Wednesday 27 November 2019

The eyes have it

I was over in England for a week in May 2017 to contribute to a rota of friends, neighbours and family who were able to help my aged mother apply drops to her cataract-scraped eye-balls. She was then 97 years old. I think that was my only visit in that calendar year. This year I've crossed the water at least four times (if things get often and irregular, it is hard to count), with out without the girls . . . It's predictable, or at least unsurprising, that the required care-and-attention increases exponentially as our parents age. It was, with 20/20 hindsight outrageous, culpable and cruel that the ophthalmic surgeon scraped my mother's eyeballs, knowing that her primary optical deficit was in/on the retina (macular degeneration) rather on the front (cloudy lens = cataract). The consequence was that it made it almost impossible for my mother to leave the house as the sunlight was positively painful after her treatment while wearing sunglasses against the glare closed off the dribble of peripheral light that allowed her to navigate.

On the September visit to England, I lost my driving glasses in the hospital car park. My twin sister (almost identical eye-balls) lent me her spare pair but it was time to get another pair on my own prescription. After much faffing, I finally got to see the family optician in Waterford this week. O was shocked, shocked, to be told that it is five years since I had my eyes tested. The testing has cranked up a technical notch in the intervening years. Not only can the optician take a picture of your retina [as R, old hat now] but can also carry out a quasi-MRI scan of the back of the retina to catch incipient macular degeneration. With my mother's history, they are a little more vigilant on the mac.degen axis. Unsurprised but vaguely relieved to hear that there is no evidence for any such degeneration in my eyes.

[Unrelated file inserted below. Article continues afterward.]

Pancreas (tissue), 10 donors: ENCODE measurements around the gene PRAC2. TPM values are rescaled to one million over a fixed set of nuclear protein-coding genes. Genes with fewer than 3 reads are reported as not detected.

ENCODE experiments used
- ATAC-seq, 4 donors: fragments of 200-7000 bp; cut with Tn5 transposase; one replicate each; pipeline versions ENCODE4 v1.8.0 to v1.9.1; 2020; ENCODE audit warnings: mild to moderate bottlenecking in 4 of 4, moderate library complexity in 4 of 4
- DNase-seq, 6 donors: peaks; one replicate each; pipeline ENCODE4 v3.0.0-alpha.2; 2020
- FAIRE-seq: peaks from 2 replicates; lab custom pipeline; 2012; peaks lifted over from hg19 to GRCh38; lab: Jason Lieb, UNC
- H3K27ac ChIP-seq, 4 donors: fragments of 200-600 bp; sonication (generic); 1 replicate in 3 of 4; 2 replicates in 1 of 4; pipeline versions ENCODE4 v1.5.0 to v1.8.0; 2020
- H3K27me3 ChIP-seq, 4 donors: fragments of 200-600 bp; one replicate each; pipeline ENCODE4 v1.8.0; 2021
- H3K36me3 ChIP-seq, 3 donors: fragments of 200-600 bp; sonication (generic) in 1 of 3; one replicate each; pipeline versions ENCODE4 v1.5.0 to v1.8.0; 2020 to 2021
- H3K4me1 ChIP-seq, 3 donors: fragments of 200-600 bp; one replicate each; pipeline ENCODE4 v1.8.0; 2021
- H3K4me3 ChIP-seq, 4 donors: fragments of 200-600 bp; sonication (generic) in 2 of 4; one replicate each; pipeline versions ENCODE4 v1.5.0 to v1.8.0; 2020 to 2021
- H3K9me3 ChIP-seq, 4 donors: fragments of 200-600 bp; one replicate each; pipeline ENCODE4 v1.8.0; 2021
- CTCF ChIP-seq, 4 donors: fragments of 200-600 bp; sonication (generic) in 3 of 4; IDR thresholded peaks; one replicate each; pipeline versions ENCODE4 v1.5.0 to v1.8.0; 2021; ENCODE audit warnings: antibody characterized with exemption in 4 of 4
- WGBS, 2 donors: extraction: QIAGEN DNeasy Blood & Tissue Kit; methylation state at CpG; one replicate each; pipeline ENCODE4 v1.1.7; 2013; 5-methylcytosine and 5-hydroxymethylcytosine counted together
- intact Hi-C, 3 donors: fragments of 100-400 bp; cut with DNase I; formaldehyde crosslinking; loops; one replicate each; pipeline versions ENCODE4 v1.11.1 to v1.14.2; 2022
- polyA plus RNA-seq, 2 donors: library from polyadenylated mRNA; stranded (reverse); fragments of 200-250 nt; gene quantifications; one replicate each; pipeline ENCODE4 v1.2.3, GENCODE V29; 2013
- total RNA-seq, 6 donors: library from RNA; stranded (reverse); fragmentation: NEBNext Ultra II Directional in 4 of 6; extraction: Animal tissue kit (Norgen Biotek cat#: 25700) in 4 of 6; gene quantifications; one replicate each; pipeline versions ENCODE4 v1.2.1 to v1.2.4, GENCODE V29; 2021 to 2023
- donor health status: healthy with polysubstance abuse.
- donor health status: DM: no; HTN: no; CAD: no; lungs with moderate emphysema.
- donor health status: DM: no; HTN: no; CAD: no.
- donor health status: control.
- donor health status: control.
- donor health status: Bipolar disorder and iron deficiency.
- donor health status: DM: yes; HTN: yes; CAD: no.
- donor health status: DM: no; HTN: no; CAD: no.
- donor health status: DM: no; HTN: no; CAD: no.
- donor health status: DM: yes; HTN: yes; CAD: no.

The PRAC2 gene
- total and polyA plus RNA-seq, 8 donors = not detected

There must have been some post-austerity changes because, if you are up-to-date with social insurance, you can now claim a free eye-test and the glasses . . . both for reading and driving. They blagged me into getting 'anti-glare coating' on the driving glasses but even then The Gumment picks up the lion's share of that. So I came out of the opticians €32 lighter in the pocket but with two pairs of tailored-to-me functional spectacles on order. That's because I was happy to have the lens supported by 'national health' frames.  The choice was presented to me as a shoe-box full of different frames. Don't make me no difference, I whined, fashion accessories are wasted on me. But that wasn't quite true. I refused a pair with bold red ear-hooks "clash with my yellow phone" and a couple of golden-shiny frames as well. And I insisted that the frames be different in shape and colour so I don't try driving blind. The other reassuring information is that, while my prescription glasses are slightly asymmetrical, for general reading I am assured that +2.50 glasses at €2.99 from ALDI will continue to serve.

It took 80 minutes (!) to get through all my eye-business. Which was just enough time to ear-wig on another eye-punter's business transactions. This lady would clearly be mortified to be seen wearing government spectacles because she was allowing herself to be flattered around the up-market frames. Eventually she agreed to shell out €460 (!!) for a lens+frames bundle . . . and was havering about whether she'd sign for a <bargain alert> second pair at a 50% discount. It's like the outrageous difference between functional hearing-aids and commercial hearing-aids which I ranted about 3 years ago. This sort of economic system is clearly working for some entrepreneurs but I keep wondering if me might try From each according to his ability, to each according to his needs [Karl Marx (1875) Critique of the Gotha Program] for a while . . . just see how that might work, like.

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